Peakon is the world’s leading platform for measuring and improving Employee Engagement. Its 2020 Heartbeat annual report focused on Employee Expectations. Its conclusion summarized the report:
This report set out to uncover the emerging employee expectations for the workplace in 2020. Based on our global dataset of 80 million survey responses and 14 million employee comments, we found that the topics of the environment, flexible working, wellbeing, and diversity and inclusion are rising sharply in importance among employees all over the world.
The report opens with a comment on employee disengagement: “According to our dataset of 80 million employee survey responses, 59% of the global workforce is disengaged as of January 2020 (from Peakon’s report, The Global State of Engagement in 2020). That leaves only 41% of employees that are actively engaged at work.” This quote is immediately followed by a Harvard Business Review reference – Sylvia Ann Hewlett, Ripa Rashid and Laura Sherbin, ‘When Employees Think the Boss Is Unfair, They’re More Likely to Disengage and Leave’, Harvard Business Review, August 2017. This article opens with how biases trigger disengagement and departure from work:
Corporate America is spending enormous sums of money on unconscious bias awareness training. But there’s little evidence that these training programs succeed in reducing bias — perhaps because there’s little evidence that unconscious bias correlates with actual biased behavior. And despite the “boom” in bias awareness, women and minorities remain underrepresented in management, especially compared to their educational accomplishments.
The authors of this HBR article used Disrupt Bias/Drive Value to show how unconscious biases are interpreted by employees rather than being intentionally used by supervisors or managers. Authors looked at the perceptions of the employees; their perceptions are their realities – their experiences. People pick up on biases when they see opportunities handed to colleagues for whatever reason. Management will look for “best” replacement without making comparisons or explanations for the choice. The overlooked employee will create imaginative reasons usually based on cognitive biases. This will cause disengagement and/or thoughts of leaving the company.
The authors used a survey, NORC (National Opinion Research Center) at the University of Chicago, to measure employee potential in areas of ability, ambition, commitment, connections, emotional intelligence, and executive presence. The results were amazing. Open the short article for their statistical graph – very fascinating! The graph is entitled – People of Color, Employees with disabilities, and those born outside the U.S. are most likely to perceive bias at work.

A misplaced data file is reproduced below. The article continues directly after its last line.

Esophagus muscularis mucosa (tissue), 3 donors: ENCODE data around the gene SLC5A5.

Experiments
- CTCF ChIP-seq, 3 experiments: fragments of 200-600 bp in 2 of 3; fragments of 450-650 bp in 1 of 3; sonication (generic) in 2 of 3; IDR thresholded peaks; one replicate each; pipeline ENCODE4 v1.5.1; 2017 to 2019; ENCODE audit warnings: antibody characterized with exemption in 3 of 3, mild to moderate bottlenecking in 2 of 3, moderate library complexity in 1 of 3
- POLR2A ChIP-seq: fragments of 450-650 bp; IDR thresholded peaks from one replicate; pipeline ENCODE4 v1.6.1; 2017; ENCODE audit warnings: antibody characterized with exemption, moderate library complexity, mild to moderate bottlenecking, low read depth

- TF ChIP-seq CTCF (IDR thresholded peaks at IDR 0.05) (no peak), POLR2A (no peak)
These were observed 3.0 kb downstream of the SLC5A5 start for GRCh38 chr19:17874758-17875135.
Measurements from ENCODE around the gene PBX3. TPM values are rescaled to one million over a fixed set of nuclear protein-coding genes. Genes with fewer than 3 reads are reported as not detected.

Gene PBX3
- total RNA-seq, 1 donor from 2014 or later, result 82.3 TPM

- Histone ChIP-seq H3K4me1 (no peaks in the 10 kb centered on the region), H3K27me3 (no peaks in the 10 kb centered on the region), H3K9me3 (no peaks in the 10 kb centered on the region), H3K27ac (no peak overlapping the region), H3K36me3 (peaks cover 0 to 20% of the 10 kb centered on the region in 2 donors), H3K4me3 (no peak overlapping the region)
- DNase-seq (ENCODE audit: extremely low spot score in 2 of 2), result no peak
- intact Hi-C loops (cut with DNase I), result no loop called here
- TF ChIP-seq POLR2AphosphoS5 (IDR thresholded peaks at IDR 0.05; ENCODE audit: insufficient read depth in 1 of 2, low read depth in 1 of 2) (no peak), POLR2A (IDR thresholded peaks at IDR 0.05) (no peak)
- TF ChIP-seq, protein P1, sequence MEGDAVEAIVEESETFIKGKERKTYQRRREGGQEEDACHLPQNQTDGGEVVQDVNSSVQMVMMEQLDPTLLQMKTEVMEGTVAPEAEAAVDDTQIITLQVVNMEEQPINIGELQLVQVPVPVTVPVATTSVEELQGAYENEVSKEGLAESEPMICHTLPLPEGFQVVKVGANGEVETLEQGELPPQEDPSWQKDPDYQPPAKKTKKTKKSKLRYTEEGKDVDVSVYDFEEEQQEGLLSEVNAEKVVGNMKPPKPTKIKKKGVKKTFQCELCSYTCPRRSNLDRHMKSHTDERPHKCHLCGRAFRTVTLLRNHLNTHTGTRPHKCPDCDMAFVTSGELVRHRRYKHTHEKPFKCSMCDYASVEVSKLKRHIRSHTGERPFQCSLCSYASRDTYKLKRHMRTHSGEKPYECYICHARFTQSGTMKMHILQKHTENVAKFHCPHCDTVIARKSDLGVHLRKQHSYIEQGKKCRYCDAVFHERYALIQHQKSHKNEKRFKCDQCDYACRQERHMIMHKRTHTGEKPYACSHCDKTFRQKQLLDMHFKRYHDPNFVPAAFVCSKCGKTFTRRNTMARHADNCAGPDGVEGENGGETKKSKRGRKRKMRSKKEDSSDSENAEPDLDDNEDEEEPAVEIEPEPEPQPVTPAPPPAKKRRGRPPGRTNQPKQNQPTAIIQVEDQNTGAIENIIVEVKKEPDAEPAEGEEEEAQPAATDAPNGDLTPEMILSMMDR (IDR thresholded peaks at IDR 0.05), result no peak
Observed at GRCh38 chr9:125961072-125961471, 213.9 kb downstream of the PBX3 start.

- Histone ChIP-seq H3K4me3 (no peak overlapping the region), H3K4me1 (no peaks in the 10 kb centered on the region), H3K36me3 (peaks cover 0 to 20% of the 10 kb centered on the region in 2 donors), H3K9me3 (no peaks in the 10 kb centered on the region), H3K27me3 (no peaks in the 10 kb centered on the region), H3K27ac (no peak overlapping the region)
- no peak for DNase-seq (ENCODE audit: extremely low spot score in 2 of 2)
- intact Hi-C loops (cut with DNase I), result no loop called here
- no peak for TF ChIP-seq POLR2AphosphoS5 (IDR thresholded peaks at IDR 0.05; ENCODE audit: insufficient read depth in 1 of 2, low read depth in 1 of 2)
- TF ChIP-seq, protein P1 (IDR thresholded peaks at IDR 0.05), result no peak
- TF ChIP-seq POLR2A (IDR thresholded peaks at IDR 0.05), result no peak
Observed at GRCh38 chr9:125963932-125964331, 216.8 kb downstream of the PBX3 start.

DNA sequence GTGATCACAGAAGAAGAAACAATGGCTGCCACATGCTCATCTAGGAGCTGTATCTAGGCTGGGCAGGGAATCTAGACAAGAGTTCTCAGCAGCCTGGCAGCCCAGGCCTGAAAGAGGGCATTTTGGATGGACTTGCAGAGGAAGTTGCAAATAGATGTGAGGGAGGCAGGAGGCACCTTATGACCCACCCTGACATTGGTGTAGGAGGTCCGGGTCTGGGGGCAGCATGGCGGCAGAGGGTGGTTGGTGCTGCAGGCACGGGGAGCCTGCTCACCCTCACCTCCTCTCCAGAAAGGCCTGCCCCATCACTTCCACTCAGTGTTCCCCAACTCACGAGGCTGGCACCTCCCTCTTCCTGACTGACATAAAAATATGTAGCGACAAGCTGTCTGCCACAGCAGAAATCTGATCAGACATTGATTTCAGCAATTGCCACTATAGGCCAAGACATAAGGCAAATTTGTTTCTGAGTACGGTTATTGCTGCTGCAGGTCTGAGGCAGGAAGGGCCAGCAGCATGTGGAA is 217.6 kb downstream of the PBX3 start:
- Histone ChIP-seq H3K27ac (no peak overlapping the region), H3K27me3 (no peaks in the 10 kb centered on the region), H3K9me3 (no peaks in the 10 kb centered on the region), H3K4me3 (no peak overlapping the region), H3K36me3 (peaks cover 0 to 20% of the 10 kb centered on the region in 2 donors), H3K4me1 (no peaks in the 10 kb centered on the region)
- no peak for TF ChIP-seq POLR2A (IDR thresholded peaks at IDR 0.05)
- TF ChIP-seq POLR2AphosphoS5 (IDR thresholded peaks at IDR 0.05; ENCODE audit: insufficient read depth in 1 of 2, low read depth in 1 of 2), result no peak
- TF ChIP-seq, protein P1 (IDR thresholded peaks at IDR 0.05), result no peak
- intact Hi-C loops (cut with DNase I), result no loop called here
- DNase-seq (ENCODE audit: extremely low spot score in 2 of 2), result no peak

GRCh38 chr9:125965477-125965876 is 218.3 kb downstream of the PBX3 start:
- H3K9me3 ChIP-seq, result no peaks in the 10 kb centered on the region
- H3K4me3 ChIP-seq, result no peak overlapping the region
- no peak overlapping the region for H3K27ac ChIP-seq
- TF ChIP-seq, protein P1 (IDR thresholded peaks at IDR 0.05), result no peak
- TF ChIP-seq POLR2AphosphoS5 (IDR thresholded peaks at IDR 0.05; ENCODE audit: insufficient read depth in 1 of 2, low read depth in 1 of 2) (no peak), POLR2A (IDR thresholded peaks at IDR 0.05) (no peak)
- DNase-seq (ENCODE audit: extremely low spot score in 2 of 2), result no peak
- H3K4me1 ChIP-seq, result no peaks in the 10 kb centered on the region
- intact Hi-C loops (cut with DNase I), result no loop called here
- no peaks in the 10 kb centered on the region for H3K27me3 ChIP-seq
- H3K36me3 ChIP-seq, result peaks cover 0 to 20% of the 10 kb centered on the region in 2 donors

“… despite the “boom” in bias awareness, women and minorities remain underrepresented in management, especially compared to their educational accomplishments.” If managers don’t recognize what drives women or minority employees, they feel that managers are biased per the NORC survey. “Across the board, 9.2% of respondents at large companies perceive bias in the way their superiors judge their potential on two or more elements — almost one in ten employees, from all different groups and demographics.”
The authors also learned that “employee perception of bias takes an emotional toll”… in the form of anger and burn out. Employees likewise become “disengaged and alienated” and “are 60% more likely to have looked for another job” while still employed.
The HBR article points out that managers should be aware of the fallout of advancements on those who perceive themselves as “passed over.” It is important that managers be aware of relationships among peers and what advancements might do to peers “left behind.” Such employees are making their company “pay for the bias” – “Employees are suffering and imposing real costs on their employers.”
The authors claim they have discovered solutions for managers: inclusive leadership (promoting collaboration), diversity in executive ranks, and access to sponsorship (promoting healthy relationships).
Unconscious biases are a real double-edge sword, probably the most difficult to detect. It’s everyone’s job to surface it to make it conscious rather than leave it hidden as unconscious, which would impact the bottom line negatively.